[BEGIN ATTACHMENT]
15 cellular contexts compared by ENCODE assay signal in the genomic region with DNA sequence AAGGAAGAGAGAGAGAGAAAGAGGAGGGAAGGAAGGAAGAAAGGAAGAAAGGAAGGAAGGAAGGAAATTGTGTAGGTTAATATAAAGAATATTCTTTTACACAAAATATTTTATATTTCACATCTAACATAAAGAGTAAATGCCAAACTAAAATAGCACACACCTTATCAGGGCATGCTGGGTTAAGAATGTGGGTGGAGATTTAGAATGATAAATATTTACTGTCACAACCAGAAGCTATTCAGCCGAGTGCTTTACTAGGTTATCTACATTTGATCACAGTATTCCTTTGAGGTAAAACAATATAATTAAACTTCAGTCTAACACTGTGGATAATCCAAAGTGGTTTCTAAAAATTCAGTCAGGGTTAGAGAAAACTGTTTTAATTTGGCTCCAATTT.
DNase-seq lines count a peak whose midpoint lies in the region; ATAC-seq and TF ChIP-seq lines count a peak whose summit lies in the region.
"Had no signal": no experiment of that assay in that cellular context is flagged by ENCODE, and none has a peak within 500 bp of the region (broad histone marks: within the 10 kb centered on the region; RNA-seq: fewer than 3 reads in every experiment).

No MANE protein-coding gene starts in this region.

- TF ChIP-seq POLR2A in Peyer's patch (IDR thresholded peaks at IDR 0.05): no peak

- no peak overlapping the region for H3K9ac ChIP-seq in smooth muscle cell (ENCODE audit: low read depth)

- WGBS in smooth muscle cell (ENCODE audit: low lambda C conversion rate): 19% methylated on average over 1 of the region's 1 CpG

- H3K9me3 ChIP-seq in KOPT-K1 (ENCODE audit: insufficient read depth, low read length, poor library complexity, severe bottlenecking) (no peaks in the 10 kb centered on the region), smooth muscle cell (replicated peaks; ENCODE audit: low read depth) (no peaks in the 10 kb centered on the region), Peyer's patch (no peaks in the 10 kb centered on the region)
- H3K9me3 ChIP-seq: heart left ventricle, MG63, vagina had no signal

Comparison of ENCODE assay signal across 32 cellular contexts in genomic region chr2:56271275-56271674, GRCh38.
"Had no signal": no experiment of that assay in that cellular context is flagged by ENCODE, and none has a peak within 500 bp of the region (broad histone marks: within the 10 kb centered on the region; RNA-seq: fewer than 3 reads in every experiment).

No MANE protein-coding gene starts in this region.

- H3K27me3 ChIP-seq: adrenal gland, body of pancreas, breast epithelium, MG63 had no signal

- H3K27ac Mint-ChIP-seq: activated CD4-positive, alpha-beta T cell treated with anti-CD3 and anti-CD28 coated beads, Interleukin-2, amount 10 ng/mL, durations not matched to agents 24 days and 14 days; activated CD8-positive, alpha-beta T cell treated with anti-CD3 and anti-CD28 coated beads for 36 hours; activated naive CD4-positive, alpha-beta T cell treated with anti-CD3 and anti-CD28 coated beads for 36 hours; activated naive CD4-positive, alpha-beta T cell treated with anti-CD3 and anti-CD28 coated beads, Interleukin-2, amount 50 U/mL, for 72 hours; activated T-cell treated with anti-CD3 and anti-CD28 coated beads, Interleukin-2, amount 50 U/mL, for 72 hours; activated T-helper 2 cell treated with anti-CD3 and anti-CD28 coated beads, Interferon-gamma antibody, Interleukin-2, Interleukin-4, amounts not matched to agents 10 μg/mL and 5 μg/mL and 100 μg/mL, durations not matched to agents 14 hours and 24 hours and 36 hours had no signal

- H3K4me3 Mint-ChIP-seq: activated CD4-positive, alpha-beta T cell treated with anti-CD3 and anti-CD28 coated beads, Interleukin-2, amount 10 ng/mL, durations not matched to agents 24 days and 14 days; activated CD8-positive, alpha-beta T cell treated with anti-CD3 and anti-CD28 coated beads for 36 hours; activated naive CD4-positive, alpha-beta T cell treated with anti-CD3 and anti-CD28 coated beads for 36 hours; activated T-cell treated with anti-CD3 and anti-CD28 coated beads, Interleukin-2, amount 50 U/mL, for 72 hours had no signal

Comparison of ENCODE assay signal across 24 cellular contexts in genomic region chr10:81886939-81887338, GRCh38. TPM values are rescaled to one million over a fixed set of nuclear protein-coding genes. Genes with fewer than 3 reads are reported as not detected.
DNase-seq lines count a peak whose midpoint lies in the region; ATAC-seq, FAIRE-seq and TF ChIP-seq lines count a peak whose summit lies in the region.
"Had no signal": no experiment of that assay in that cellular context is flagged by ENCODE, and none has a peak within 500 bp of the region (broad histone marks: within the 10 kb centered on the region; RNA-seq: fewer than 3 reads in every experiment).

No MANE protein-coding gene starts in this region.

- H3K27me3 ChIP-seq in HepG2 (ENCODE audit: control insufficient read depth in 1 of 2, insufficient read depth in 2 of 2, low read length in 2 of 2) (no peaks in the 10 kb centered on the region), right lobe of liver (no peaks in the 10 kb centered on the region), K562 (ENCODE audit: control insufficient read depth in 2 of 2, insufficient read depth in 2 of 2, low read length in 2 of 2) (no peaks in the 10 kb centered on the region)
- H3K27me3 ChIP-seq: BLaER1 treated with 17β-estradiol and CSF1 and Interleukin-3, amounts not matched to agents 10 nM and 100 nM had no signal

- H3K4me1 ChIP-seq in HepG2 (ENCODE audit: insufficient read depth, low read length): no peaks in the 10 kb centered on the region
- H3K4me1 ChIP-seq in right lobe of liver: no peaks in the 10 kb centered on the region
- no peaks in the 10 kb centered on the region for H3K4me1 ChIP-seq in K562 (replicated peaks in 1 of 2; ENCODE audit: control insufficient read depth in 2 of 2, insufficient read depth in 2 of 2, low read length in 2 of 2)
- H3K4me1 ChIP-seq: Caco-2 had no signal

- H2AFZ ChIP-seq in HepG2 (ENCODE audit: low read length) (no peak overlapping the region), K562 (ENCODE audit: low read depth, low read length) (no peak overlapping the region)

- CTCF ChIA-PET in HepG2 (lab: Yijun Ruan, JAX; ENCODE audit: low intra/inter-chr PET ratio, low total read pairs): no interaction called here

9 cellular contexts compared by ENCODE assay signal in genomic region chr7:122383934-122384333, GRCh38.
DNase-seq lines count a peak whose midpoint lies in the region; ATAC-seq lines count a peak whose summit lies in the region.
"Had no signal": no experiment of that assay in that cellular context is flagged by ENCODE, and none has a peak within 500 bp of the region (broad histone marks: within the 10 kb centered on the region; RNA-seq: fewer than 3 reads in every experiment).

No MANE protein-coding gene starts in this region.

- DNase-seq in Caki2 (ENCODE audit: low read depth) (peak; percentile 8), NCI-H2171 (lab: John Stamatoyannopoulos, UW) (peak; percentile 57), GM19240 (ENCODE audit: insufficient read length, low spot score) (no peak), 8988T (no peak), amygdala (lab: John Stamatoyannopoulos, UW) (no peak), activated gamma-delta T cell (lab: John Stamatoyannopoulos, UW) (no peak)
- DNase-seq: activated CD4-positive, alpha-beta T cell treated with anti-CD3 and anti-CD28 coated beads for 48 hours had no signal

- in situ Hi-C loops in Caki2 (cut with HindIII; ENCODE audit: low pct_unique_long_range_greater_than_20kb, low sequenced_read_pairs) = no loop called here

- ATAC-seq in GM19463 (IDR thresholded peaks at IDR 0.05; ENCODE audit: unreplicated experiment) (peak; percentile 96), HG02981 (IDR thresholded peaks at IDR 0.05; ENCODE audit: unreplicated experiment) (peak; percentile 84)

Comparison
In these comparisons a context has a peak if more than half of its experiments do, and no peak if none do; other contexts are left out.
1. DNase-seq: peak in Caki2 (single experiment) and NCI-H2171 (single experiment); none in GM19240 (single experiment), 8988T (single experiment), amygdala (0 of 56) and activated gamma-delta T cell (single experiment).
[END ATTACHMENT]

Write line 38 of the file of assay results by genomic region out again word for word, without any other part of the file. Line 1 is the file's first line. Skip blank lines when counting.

1. DNase-seq: peak in Caki2 (single experiment) and NCI-H2171 (single experiment); none in GM19240 (single experiment), 8988T (single experiment), amygdala (0 of 56) and activated gamma-delta T cell (single experiment).